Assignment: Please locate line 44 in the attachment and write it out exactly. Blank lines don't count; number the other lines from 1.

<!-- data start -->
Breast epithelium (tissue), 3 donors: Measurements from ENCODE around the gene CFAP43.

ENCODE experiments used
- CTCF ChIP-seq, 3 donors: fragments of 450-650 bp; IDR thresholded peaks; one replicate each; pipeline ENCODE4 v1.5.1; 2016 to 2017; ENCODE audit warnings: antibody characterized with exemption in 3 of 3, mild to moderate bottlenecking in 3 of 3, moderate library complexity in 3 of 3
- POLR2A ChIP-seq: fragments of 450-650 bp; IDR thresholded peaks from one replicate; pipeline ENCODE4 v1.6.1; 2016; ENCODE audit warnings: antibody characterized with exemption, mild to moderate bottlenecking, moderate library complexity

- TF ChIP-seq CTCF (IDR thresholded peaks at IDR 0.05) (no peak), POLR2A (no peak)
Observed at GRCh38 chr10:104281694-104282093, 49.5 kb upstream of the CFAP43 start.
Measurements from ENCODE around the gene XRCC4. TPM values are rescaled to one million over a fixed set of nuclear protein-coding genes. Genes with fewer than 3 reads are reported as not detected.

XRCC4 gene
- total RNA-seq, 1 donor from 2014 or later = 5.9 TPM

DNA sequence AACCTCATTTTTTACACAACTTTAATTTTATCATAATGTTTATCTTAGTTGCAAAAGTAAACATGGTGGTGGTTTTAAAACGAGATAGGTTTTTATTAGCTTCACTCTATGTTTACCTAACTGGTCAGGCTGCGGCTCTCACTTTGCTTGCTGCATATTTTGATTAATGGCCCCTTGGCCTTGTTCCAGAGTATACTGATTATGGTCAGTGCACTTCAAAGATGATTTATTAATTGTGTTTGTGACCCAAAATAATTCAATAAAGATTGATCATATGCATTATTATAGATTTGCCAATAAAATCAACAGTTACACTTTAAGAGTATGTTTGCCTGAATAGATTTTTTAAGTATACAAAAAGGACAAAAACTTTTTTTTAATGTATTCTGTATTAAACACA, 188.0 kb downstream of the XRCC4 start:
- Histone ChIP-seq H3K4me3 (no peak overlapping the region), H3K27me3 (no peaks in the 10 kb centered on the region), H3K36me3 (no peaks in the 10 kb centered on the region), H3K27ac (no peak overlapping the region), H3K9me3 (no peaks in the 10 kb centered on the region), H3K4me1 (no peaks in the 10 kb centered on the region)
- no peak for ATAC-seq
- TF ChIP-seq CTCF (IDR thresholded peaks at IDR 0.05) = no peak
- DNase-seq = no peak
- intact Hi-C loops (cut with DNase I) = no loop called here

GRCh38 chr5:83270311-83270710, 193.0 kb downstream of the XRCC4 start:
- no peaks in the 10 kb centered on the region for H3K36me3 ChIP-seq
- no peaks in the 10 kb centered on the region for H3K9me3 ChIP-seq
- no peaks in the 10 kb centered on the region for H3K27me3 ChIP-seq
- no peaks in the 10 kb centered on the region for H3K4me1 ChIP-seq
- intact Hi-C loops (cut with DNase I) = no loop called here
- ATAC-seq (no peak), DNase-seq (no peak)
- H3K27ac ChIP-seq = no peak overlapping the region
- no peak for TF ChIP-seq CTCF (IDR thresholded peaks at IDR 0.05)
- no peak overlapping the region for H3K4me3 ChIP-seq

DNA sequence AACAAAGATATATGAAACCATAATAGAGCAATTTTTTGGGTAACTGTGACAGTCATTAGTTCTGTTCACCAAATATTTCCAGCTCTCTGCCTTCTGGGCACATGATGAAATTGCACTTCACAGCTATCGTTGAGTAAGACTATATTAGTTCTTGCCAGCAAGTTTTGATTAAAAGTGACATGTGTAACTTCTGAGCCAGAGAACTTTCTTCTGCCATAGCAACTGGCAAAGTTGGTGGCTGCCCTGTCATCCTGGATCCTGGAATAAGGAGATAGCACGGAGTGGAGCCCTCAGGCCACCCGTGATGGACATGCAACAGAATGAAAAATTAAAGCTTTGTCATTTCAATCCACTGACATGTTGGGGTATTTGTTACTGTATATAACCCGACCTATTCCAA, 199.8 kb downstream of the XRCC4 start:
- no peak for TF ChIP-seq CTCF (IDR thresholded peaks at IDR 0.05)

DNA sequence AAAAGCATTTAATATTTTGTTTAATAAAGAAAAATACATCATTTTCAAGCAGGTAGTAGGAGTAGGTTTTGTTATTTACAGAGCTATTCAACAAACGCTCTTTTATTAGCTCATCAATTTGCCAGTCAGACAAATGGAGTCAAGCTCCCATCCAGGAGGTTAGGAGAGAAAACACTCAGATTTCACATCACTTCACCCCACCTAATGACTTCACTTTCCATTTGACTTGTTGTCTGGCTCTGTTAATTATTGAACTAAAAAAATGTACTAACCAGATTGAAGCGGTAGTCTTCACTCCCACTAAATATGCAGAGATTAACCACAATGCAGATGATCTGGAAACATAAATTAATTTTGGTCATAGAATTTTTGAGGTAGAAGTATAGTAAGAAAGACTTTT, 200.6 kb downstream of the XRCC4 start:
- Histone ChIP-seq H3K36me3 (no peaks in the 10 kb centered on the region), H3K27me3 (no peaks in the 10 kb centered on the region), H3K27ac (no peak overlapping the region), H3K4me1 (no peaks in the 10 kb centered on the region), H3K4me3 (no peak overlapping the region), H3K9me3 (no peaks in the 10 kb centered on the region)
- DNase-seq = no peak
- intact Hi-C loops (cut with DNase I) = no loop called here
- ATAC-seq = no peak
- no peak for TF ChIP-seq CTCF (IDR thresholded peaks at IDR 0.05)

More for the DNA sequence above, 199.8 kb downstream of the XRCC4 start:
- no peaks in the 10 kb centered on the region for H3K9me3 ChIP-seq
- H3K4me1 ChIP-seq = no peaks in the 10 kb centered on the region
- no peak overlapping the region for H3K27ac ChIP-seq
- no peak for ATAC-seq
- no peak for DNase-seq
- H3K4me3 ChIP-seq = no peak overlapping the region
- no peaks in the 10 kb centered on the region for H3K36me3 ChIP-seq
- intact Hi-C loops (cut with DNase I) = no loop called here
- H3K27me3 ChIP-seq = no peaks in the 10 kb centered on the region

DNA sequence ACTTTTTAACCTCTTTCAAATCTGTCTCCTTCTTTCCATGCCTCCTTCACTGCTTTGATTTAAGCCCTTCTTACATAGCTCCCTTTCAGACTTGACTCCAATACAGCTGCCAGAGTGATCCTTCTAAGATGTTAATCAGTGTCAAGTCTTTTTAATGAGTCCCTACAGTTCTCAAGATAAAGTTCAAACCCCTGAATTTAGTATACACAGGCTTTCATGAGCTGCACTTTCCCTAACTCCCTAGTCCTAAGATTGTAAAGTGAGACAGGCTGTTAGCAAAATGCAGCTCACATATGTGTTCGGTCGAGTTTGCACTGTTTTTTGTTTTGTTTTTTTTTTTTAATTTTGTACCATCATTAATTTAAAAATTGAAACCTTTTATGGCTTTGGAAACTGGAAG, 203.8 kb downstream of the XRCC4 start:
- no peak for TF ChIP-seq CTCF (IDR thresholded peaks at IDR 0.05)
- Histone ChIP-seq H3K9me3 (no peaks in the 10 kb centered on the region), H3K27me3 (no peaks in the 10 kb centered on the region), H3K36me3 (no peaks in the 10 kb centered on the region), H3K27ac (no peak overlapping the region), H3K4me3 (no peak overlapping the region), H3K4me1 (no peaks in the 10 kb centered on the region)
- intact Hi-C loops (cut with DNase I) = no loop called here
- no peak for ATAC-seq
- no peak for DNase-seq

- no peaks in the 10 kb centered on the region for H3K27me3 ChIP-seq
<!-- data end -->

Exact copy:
DNA sequence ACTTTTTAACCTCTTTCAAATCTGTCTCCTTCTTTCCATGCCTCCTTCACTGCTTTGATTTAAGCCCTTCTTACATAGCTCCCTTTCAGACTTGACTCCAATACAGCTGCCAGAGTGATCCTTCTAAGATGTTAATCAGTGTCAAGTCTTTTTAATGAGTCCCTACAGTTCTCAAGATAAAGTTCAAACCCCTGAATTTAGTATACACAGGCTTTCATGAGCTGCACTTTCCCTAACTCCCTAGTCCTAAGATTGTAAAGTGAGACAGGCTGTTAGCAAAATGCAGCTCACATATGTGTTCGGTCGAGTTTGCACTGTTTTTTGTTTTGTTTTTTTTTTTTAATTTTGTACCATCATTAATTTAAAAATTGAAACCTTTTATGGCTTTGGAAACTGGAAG, 203.8 kb downstream of the XRCC4 start: